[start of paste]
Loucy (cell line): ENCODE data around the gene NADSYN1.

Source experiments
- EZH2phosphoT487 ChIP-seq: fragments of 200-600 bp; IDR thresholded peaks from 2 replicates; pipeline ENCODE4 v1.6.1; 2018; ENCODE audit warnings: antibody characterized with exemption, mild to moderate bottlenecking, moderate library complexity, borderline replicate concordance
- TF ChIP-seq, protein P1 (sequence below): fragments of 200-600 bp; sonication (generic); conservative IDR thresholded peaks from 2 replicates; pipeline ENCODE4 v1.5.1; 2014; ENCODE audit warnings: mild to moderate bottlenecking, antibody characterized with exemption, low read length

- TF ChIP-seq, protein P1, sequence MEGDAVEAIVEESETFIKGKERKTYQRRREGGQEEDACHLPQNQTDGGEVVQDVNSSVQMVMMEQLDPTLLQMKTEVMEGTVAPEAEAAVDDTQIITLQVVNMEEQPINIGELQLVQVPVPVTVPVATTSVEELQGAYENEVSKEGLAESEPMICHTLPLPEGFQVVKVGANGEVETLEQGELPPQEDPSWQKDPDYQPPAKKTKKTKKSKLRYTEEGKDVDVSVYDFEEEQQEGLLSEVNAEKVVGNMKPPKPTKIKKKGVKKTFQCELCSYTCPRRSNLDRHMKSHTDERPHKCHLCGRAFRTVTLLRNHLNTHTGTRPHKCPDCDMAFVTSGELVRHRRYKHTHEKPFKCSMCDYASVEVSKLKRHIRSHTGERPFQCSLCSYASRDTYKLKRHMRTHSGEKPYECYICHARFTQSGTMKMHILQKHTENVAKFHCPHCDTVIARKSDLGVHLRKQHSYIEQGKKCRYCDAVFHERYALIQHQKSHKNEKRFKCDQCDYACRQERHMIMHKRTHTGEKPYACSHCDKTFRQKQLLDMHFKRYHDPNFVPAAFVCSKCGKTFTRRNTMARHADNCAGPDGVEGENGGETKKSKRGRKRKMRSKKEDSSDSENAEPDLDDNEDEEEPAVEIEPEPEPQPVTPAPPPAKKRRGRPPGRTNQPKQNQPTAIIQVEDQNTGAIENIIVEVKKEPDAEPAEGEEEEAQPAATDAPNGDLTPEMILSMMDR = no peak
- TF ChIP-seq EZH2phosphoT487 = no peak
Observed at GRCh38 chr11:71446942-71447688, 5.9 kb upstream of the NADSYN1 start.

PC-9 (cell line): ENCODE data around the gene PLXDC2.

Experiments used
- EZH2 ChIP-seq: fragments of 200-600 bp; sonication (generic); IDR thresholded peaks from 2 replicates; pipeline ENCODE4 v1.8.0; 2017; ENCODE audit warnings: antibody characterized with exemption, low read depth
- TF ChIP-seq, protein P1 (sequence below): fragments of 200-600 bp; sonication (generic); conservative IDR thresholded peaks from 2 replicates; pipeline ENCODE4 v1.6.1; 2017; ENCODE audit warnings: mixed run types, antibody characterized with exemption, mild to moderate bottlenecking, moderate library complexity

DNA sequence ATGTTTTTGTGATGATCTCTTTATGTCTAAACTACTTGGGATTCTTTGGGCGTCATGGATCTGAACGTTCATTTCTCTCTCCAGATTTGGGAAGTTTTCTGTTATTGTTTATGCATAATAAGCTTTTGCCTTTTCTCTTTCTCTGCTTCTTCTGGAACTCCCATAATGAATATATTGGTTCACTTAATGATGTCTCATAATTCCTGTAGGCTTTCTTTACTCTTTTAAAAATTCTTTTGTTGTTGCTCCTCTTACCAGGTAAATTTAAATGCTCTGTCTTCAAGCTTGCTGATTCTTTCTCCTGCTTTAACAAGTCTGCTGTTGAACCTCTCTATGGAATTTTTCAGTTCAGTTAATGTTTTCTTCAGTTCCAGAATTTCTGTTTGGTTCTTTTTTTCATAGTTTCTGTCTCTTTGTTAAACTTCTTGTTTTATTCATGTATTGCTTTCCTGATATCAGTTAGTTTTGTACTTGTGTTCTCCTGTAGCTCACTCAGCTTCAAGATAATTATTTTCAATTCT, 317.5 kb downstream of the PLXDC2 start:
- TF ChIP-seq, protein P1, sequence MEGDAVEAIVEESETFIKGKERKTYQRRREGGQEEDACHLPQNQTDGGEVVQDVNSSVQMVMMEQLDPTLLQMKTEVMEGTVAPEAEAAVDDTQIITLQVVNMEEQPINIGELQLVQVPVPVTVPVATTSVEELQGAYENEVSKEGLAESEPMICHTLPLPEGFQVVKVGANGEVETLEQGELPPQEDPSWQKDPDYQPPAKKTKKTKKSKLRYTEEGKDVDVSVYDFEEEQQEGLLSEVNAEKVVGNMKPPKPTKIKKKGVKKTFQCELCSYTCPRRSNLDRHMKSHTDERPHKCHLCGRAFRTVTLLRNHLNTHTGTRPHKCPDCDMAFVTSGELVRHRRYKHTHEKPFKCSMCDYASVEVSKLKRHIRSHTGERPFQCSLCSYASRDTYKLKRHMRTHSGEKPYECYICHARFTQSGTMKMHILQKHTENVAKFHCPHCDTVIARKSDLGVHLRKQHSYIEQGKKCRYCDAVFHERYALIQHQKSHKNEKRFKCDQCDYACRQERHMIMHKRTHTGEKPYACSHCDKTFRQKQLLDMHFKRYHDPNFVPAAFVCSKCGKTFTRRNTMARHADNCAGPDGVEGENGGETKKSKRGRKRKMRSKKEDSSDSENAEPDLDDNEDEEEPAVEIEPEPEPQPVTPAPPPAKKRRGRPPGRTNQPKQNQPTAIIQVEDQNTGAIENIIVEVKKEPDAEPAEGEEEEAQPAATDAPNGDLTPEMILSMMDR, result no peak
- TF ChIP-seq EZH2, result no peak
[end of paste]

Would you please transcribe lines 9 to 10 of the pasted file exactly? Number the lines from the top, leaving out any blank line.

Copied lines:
Experiments used
- EZH2 ChIP-seq: fragments of 200-600 bp; sonication (generic); IDR thresholded peaks from 2 replicates; pipeline ENCODE4 v1.8.0; 2017; ENCODE audit warnings: antibody characterized with exemption, low read depth